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The death of Susie Long occurred at Our Lady's Hospice in Harold's Cross, Dublin, on 12 October 2007 at the age of 41. Her death followed a long campaign to overhaul cancer treatment services in Ireland's ailing health system. Originally from Ohio in the United States, her remains were cremated at Mount Jerome Cemetery. Long's campaign is credited with persuading then Health Minister Mary Harney to provide funding for a new 24-bed day unit at St Luke's Hospital. Taoiseach Bertie Ahern also acknowledged that Long had been failed.

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  • Death of Susie Long
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  • The death of Susie Long occurred at Our Lady's Hospice in Harold's Cross, Dublin, on 12 October 2007 at the age of 41. Her death followed a long campaign to overhaul cancer treatment services in Ireland's ailing health system. Originally from Ohio in the United States, her remains were cremated at Mount Jerome Cemetery. Long's campaign is credited with persuading then Health Minister Mary Harney to provide funding for a new 24-bed day unit at St Luke's Hospital. Taoiseach Bertie Ahern also acknowledged that Long had been failed.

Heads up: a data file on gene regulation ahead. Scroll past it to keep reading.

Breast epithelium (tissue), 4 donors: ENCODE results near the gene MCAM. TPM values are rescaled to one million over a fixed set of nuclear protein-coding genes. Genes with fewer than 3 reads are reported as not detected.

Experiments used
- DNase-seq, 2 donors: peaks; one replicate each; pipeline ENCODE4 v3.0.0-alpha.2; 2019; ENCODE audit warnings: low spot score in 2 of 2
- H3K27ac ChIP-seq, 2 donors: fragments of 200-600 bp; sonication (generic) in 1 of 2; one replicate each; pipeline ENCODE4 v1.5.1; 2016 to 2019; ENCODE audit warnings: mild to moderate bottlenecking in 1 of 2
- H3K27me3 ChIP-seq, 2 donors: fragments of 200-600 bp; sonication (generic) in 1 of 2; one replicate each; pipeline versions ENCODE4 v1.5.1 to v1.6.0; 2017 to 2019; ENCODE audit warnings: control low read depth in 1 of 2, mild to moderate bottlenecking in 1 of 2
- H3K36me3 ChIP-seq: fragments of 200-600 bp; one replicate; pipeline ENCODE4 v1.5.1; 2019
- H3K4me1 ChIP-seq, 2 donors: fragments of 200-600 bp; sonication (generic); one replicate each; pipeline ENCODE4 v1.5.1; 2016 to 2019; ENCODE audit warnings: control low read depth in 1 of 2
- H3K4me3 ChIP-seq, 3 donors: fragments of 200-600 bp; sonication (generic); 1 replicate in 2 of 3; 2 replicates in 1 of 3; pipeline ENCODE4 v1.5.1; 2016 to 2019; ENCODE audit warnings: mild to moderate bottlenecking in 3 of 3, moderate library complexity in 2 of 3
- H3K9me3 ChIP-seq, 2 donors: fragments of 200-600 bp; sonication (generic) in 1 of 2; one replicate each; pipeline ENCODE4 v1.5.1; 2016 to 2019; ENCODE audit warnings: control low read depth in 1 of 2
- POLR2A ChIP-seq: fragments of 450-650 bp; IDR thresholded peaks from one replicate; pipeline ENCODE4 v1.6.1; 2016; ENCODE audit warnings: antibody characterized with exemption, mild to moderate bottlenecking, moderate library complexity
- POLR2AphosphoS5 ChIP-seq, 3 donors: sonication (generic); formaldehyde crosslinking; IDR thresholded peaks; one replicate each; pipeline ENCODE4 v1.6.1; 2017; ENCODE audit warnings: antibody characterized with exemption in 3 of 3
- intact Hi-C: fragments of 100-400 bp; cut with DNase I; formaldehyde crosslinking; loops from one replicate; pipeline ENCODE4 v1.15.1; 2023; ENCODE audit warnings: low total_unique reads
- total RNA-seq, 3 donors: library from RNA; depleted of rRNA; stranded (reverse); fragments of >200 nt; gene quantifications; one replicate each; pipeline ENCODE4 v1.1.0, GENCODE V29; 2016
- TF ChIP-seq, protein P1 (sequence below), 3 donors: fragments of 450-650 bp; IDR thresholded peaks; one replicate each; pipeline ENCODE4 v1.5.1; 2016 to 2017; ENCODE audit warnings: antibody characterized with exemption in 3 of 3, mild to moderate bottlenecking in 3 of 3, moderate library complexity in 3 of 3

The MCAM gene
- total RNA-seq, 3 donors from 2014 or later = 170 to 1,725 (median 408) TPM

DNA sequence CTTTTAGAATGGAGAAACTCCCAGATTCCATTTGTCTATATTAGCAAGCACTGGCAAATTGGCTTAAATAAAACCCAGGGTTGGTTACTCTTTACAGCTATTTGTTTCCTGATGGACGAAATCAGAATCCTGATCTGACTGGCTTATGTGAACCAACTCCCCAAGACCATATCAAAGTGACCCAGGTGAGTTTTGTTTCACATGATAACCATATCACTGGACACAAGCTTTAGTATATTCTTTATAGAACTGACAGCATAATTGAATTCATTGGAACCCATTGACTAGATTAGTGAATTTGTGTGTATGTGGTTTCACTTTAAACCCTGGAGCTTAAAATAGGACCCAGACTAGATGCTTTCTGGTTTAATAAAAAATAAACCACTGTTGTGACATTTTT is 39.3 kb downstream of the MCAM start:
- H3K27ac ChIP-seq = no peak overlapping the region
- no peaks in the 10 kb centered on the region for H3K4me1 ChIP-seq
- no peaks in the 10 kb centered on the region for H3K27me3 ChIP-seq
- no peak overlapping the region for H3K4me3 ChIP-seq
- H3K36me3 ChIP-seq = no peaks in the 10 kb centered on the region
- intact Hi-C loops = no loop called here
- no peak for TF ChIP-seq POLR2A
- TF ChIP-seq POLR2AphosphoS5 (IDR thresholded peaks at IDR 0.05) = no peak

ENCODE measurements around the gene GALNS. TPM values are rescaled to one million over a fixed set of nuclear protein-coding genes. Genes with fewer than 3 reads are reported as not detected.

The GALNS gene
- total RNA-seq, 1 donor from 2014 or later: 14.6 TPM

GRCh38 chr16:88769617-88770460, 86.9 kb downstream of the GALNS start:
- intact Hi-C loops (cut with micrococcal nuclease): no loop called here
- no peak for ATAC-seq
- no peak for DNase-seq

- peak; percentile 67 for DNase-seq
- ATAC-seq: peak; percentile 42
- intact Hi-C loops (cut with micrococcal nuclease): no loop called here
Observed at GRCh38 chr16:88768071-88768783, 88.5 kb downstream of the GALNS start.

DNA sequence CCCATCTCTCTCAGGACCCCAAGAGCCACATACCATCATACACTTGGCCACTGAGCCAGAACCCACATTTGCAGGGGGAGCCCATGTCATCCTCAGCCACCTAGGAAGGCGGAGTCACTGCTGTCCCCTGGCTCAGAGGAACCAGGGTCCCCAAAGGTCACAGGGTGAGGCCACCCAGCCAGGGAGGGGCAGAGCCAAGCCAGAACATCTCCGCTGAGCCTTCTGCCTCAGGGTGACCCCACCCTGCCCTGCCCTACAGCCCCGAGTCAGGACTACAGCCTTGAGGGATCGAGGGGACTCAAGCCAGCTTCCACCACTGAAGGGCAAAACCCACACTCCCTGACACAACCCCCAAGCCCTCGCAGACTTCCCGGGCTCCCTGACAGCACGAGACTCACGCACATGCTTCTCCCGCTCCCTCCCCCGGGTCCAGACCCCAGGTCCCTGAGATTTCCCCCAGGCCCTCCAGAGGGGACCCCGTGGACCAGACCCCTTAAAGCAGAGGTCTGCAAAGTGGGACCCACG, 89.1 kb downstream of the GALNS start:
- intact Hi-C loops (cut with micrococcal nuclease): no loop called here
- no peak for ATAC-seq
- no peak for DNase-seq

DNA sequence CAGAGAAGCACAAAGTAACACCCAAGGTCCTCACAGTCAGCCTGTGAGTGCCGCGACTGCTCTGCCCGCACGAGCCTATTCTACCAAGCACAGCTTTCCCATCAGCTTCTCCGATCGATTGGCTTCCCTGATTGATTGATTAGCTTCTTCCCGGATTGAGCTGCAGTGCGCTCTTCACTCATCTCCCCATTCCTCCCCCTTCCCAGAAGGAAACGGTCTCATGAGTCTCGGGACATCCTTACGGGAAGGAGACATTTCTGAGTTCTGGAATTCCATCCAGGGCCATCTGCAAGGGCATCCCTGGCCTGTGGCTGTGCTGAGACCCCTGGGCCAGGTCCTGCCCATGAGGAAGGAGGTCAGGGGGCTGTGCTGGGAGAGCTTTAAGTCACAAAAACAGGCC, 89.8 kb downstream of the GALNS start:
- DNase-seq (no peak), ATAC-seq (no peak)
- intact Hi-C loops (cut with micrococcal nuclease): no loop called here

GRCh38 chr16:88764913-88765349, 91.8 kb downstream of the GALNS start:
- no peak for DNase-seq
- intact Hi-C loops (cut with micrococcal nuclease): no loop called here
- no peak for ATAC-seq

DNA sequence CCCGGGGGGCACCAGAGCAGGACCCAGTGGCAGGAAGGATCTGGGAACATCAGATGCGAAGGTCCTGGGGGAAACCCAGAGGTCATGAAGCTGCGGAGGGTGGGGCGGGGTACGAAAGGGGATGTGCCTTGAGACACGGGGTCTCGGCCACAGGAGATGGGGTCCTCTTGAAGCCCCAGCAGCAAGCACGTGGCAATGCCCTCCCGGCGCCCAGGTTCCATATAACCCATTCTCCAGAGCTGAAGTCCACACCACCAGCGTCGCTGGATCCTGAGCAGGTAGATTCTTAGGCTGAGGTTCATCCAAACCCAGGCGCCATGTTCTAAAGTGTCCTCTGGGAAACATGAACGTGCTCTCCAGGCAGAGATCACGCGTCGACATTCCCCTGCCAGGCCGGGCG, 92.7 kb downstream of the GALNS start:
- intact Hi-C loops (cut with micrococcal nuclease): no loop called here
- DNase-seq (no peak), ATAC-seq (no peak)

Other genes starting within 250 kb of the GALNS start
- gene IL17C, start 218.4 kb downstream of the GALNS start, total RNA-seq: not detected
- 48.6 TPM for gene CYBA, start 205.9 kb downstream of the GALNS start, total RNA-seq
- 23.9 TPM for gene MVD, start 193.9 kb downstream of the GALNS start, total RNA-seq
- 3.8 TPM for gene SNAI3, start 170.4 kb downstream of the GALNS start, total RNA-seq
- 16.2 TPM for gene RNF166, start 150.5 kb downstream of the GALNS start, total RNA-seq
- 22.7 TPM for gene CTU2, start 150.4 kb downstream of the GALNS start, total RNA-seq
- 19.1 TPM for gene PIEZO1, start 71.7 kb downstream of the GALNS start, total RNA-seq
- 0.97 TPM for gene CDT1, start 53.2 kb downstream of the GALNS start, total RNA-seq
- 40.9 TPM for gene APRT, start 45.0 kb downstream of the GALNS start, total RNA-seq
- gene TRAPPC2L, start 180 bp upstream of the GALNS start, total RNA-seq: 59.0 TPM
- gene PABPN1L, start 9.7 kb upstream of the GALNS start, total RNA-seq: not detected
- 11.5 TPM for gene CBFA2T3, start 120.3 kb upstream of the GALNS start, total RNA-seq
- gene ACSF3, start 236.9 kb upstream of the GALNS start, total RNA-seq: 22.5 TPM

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  • The death of Susie Long occurred at Our Lady's Hospice in Harold's Cross, Dublin, on 12 October 2007 at the age of 41. Her death followed a long campaign to overhaul cancer treatment services in Ireland's ailing health system. Originally from Ohio in the United States, her remains were cremated at Mount Jerome Cemetery. Long's campaign is credited with persuading then Health Minister Mary Harney to provide funding for a new 24-bed day unit at St Luke's Hospital. Taoiseach Bertie Ahern also acknowledged that Long had been failed. Long first attended her GP in 2005 and was referred for a colonoscopy, which did not take place until February 2006. Using the name "Rosie", she initially came to public attention after telling listeners to Joe Duffy's Liveline in January 2007 that Ireland's "hospital waiting lists" would kill her. Her email told of her seven-month wait for a colonoscopy to diagnose her bowel cancer and compared this with a three-day wait for a private patient in the same condition whom she had spoken with while undergoing chemotherapy. Susie Long's story featured on an episode of Scannal on RTÉ Television more than three years after her death. The day unit promised by Mary Harney arrived at the sod-turning stage some 5½ years after Long's death and was named after her. After her death, the Susie Long Hospice Fund was established. In 2014, the fund announced a new six-bed palliative care unit for St. Luke's Hospital. Married to Conor Mac Liam, they had two children together. Mac Liam later stood as a candidate in the 2014 Kilkenny County Council election and 2015 Carlow–Kilkenny by-election.
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